#77 Report Your Experience – A Way To Help Others

Sharing your experience

We often share our immediate experience with others in social situations. This could be emotional experience, for example: “How exciting,” or “That gives me the creeps.” Or, it could be perceptual experience: “You seem to be putting a lot of time and energy into your hobby.” Sharing your experience builds connection … Continue reading

#76 “Let’s Agree to Disagree”:  What Does this Mean and how to Respond?

Agree to Disagree

“Let’s agree to disagree.” When someone says this, what do they mean? To me, the statement seems to carry with it both positive and negative messages. Positives are the idea that an agreement can be salvaged out of an apparent impasse, and a sense that we don’t have to break … Continue reading

#70 Apparent Sympathy

Apparent Sympathy

When listening to people in conflict you will sometimes hear them sound sympathetic to the other party. Someone who has been speaking negatively about the other party may, at times, ‘switch gears’ and sound like they are feeling considerate towards the other party. What is this apparent sympathy about? First, … Continue reading

#69 A Dialogue: Overcoming Mediation Resistance

The dialogue below is fictitious, but it is based on an experience I had as a mediator. It illustrates how mediation resistance can manifest, for example over encountering the other party The context is a court mediation program in which the mediator does not have the opportunity to conduct pre-mediation … Continue reading

#68 How to Respond to an Underlying Message

underlying message

A simple statement may carry with it a larger underlying message. If you take all simple statements literally, you will miss important elements of what the other person is communicating.     Trying to correctly infer the meaning of the underlying message is less important than noticing that there probably … Continue reading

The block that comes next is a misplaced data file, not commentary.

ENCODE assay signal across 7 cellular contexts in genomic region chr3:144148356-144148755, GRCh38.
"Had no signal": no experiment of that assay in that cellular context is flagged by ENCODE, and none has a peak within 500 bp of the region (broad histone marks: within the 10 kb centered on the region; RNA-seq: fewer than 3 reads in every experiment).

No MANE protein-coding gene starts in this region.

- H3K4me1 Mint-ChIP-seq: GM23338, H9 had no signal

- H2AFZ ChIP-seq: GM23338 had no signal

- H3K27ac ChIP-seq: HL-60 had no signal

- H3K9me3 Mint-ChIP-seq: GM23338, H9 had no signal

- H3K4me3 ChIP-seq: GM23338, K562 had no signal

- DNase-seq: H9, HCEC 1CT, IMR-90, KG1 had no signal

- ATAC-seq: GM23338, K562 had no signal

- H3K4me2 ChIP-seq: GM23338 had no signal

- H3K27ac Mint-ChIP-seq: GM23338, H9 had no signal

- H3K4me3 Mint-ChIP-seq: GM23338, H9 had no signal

#52 Why You Need A Self-Management Habit

Why You Need A Self-Management Habit

By self-management I mean a highly practical and essential nuts-and-bolts practice that allows us to manage the defensive reactions we have in conflict interactions. When we are criticized or attacked we tend to reflexively defend ourselves. In order to be effective in conflict we have to be able to manage … Continue reading

#50 How To Communicate A Strong And Meaningful Apology

Image for strong and meaningful apology

A strong and meaningful apology has to be genuinely felt. In fact, when it is deeply felt and communicated, the components described below will often be spontaneously expressed, or they may be expressed non-verbally. In a nutshell, a strong and meaningful apology requires that we both communicate empathy and take … Continue reading

#43 Power Down: Share Power To Level The Playing Field With Subordinates

In the previous blog I wrote about how to advance your interests when dealing with someone who has authority over you. In this blog, I will present some perspectives on how to encourage your subordinates to open up with you and provide you with valuable feedback. Most of us have … Continue reading

#42 Power Up: How To Level The Playing Field When The Other Person Has More Authority Than You Do

Participants in my classes will frequently ask how to work with someone who has more power than they do. This question often refers to someone who has more authority. Authority is only one form of power and when we view it as absolute it will blind us to other sources … Continue reading

#41 Understanding Others By Demonstration and Confirmation

Listening with the intention to understand is the most fundamental requirement for understanding others in difficult situations. But, maintaining this positive intention is challenging for a number of reasons. Foremost, an intention is abstract which makes it very difficult for most of us to monitor. Secondly, our internal reactivity to … Continue reading